My work team includes an outreach educator from the University of Colorado, a kindergarten teacher from Falmouth, MA, and about a dozen graduate students from Norte Dame and the University of California – San Luis Obispo. We had a camp orientation the night before to learn the in and outs of camp life. I am impressed with the organization and creature comforts. The food is fantastic. I wasn’t expecting 8 flavors of homemade ice cream in a remote tundra camp.
Our day started with a walking tour and overview of the history of Toolik Lake Field Station. There is an impressive board walk that connects the research plots across the tundra. Our first stop was one of the first projects to build artificial warming chambers to study the affect of warmer temperatures on arctic vegetation and soil ecosystems. The first chambers where established in 1986. You can see a dramatic difference in height and composition of plants inside the greenhouses. There are enclosures that test a variety of variables including increased nitrogen and phosphorous production that occurs when bacteria increase their growth in warmer soils and longer growing seasons.
Our first project is called a PLUK study. We will be sorting plant samples from an area burned in a tundra fire in 2008. Researchers are studying how composition and speed in which the plants grow back after such a disturbance. The fire was started by a lightening strike. Thunderstorms are uncommon in the arctic, but their frequency is increasing as the average temperature increases.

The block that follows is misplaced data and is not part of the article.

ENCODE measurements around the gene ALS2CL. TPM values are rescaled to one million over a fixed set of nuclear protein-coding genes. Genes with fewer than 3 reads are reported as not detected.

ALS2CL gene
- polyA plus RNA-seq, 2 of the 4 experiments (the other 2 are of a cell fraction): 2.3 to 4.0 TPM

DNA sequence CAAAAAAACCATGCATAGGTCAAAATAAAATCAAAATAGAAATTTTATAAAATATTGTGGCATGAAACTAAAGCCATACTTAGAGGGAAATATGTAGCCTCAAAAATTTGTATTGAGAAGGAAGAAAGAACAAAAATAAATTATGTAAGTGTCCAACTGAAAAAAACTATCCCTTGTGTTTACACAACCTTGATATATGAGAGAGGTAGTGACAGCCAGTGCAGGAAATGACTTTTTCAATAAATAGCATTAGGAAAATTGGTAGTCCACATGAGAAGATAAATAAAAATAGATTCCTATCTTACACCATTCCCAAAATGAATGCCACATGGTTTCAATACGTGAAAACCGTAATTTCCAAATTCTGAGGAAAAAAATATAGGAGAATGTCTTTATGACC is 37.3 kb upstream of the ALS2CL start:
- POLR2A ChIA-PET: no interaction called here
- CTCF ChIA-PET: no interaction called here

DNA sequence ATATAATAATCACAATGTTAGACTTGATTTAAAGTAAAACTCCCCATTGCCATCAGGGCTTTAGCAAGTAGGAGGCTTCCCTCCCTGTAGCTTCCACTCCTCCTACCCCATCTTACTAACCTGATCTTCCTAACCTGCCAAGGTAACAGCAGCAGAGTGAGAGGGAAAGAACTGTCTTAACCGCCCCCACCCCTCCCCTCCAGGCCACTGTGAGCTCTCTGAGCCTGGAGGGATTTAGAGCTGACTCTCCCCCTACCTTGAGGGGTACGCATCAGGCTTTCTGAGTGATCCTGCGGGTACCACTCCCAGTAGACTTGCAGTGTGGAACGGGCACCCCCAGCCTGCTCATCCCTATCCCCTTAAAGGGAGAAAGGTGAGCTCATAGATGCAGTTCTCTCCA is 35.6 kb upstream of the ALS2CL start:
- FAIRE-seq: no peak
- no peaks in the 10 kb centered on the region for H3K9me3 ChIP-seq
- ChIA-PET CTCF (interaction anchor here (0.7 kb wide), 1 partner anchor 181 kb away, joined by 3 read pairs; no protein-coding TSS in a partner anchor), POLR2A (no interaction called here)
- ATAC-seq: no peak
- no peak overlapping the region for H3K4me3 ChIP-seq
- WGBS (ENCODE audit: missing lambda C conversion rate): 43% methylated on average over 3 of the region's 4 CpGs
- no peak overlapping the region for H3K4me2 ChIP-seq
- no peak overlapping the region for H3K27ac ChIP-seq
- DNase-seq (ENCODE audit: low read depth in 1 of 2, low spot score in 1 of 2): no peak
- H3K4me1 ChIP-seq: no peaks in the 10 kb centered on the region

We spent time reviewing how the samples where collected. It was a hot day. 70 degrees in the tundra seems like 90 elsewhere. It was a relief to escape the heat and mosquitos to help with samples collected before we arrived. Fifteen of us squeezed into a lab tent to learn how to sort and label samples, working in groups of three. We started at 11 am and finished our sample at 8 pm. There was a break for a wonderful dinner of seafood scampi and more ice cream. I may brave the mosquitos to take some evening photos.
This summer I was invited to join researchers as at the Toolik Lake Research Station. Each year researchers invite educators to work on their Long Term Ecological Research (LTER) projects. I jumped at the chance to travel to this outpost above the Arctic Circle, on the north side of the Brooks Range. My job will be to develop a lesson plan to share what I learned with my students.
I arrived at Toolik Lake Field Station after a 2 hour flight from Anchorage to Prudhoe Bay. I was greeted at the airport by the Toolik Taxi drivers. Two station staff, who’s duties include driving a largely unpaved 130 mile section of the Dalton Highway from Prudhoe Bay to this remote research camp. I had met some of the scientists and teachers I would be working with in Anchorage. It was relatively easy to pick out the science types from the crowd of workers flying into to work in the oil fields. My group included 2 other teachers, and an assortment of researchers and graduate students. We threw our bags in the back of the truck and split up between a passenger van and the truck space for our trek down the haul road. Two Muskoxen, 4 cranes, 4 Northern Harriers, 1 Gryfalcon, several Glaucaus Gulls, 2 ground squirrels and many bumps later brought us into camp.